MN: Will you tune differently for Europe? How about right-hand-drive?

JH: There are no plans for right-hand drive. It’s a much bigger deal then just moving the steering wheel. We’ve retuned the European chassis. The MR suspension calibrations are different. We will make spring rate changes if needed, but we are not planning to do that. Every car that goes to Europe and the Middle East has Z51 cooling as standard equipment. Much of the European-specific tuning work is done and validated on real roads, like the autobahn and the Nürburgring.

MN: What key competitors did you benchmark?

JH: We spent time in cars like the Porsche 911and the Ferrari 458. It’s hard to say that we benchmarked those cars. We evaluate competitive cars, as everyone does. Any time we do a new Corvette, we are only somewhat influenced by competitors. We are largely influenced by what we think the car should be.

MN: The new Corvette’s electronic limited-slip differential is quite complicated.

JH: The e-LSD can go from nearly open to fully locked. This allows tailoring in corners and improved handling dynamics. When you’re in a yaw rate change, it can lock and unlock accordingly to maintain control. In a conventional differential, you get some body roll upon transitions—what we call head toss. With the e-LSD, the car feels planted in those conditions. With the traction control features active, you can matt the throttle with the wheel at full lock and power out of a corner. It’s a pretty amazing setup. The Performance Traction Management option offers five levels of active handling on the Z51.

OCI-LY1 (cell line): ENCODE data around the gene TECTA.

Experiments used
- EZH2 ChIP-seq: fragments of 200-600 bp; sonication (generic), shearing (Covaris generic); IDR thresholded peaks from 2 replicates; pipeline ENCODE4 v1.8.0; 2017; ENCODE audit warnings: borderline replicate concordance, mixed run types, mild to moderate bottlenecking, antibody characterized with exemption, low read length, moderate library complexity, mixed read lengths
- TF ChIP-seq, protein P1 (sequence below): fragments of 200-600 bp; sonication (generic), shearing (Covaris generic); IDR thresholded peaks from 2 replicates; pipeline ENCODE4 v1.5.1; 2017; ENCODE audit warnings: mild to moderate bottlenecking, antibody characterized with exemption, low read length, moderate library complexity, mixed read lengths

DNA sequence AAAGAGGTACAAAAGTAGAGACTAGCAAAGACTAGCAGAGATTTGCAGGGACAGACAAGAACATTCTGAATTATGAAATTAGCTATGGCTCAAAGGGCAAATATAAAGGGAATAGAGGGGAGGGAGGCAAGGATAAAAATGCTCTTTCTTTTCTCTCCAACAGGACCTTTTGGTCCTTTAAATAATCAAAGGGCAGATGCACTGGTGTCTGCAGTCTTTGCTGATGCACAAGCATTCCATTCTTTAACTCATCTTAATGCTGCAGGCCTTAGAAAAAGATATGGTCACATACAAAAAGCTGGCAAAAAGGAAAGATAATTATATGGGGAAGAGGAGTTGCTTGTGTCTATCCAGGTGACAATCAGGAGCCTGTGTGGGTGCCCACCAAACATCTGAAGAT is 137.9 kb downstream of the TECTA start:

MN: What do the new Michelin Super Sport tires do for the car’s performance? Did you consider moving away from run-flats?

JH: We don’t just develop requirements and then pick a supplier. We have a bona fide competition between tire manufacturers. We give them a rough set of requirements, one of which is run-flat technology [zero-pressure, at-speed, to a certain distance]. The structure of the sidewall for run-flat technology has evolved so you can now get a quiet, compliant tire. The tires are [Michelin] Super Sport ZPs, which have tremendous grip. They telegraph very well at the limit, with excellent feedback, and good wear resistance for performance tires. We can’t just throw in a can of fix-a-flat. We have systems, and we have to validate everything.